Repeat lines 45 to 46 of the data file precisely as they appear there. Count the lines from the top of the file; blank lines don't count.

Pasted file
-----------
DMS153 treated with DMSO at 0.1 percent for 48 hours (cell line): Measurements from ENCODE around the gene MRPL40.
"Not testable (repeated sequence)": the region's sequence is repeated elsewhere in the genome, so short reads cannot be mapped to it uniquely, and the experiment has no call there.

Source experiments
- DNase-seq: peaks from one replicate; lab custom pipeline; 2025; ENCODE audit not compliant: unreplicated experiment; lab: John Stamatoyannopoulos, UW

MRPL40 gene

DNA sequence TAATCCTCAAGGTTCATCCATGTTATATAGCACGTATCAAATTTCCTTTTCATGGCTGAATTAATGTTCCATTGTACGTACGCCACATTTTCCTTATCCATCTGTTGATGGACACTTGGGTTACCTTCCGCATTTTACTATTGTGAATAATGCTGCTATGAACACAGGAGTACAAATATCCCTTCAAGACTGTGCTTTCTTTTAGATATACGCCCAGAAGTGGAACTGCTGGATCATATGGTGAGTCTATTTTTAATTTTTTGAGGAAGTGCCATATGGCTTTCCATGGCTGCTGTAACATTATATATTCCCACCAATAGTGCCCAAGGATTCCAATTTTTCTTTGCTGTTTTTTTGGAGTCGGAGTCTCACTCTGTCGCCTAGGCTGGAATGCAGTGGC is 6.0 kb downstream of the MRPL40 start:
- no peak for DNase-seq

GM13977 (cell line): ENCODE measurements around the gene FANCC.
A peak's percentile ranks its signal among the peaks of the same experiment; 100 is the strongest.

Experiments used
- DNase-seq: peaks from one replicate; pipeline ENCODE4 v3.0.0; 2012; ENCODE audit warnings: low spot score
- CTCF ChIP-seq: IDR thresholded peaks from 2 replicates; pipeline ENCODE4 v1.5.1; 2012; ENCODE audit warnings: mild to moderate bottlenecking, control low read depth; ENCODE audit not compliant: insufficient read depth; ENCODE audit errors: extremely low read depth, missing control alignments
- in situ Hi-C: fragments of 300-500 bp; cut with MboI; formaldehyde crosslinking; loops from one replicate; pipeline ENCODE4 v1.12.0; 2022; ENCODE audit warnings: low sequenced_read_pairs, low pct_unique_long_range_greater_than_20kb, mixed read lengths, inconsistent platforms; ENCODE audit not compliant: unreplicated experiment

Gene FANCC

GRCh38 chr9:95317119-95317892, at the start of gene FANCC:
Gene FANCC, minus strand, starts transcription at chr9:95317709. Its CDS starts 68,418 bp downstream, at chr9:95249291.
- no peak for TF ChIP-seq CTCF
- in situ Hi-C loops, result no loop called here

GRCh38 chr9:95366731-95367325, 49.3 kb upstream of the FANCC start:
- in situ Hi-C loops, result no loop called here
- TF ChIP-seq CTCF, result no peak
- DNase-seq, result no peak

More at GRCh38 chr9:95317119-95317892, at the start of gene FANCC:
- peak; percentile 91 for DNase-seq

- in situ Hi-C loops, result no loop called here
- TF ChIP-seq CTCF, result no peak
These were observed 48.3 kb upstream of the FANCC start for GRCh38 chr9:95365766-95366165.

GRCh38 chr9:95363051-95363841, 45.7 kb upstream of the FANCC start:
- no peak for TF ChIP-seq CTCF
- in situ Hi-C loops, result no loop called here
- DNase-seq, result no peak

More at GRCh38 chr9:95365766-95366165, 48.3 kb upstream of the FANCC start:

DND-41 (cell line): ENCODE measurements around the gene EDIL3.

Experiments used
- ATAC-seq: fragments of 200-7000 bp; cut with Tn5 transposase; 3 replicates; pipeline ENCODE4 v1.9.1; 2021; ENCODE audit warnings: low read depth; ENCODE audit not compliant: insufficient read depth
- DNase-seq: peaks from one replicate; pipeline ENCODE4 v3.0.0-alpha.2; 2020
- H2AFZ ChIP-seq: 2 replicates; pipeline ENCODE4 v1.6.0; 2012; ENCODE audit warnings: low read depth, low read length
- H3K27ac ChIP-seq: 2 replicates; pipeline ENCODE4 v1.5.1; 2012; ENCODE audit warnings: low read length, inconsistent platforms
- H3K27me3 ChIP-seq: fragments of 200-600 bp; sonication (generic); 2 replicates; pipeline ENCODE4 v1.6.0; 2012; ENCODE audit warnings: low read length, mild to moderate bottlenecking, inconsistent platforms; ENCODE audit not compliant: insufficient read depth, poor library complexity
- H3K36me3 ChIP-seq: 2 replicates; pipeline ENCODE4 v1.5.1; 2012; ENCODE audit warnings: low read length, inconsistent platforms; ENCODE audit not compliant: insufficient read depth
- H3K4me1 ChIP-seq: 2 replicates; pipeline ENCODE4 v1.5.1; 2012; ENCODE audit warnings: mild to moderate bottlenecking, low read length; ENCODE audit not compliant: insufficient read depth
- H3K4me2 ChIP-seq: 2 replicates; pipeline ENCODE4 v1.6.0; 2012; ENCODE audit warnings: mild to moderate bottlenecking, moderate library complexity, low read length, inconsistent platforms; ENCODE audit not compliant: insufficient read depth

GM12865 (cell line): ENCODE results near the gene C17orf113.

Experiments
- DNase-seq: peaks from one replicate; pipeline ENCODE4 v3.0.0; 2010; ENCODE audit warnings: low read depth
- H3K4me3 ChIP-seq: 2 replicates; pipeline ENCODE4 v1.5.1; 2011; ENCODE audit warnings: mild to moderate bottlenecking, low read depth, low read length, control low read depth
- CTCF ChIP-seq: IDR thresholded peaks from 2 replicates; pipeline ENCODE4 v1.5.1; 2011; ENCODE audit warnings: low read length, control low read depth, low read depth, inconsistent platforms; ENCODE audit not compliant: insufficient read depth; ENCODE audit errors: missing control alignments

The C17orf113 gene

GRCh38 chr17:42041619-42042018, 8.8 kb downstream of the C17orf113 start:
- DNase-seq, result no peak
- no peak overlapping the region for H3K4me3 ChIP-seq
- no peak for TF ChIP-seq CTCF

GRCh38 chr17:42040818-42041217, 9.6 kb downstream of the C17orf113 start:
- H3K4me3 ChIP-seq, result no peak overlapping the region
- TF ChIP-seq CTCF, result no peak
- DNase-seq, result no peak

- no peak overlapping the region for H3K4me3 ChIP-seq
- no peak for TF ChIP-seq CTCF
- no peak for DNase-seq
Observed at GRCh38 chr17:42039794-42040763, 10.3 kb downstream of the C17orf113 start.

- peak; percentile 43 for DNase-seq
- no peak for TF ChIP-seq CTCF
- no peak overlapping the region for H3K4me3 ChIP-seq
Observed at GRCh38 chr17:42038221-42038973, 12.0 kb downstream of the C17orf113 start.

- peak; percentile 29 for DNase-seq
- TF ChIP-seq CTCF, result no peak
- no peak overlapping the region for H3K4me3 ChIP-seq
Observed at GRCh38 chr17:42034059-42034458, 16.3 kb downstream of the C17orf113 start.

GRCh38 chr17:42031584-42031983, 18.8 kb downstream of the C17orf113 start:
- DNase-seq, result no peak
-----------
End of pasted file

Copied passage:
- DNase-seq: peaks from one replicate; pipeline ENCODE4 v3.0.0; 2010; ENCODE audit warnings: low read depth
- H3K4me3 ChIP-seq: 2 replicates; pipeline ENCODE4 v1.5.1; 2011; ENCODE audit warnings: mild to moderate bottlenecking, low read depth, low read length, control low read depth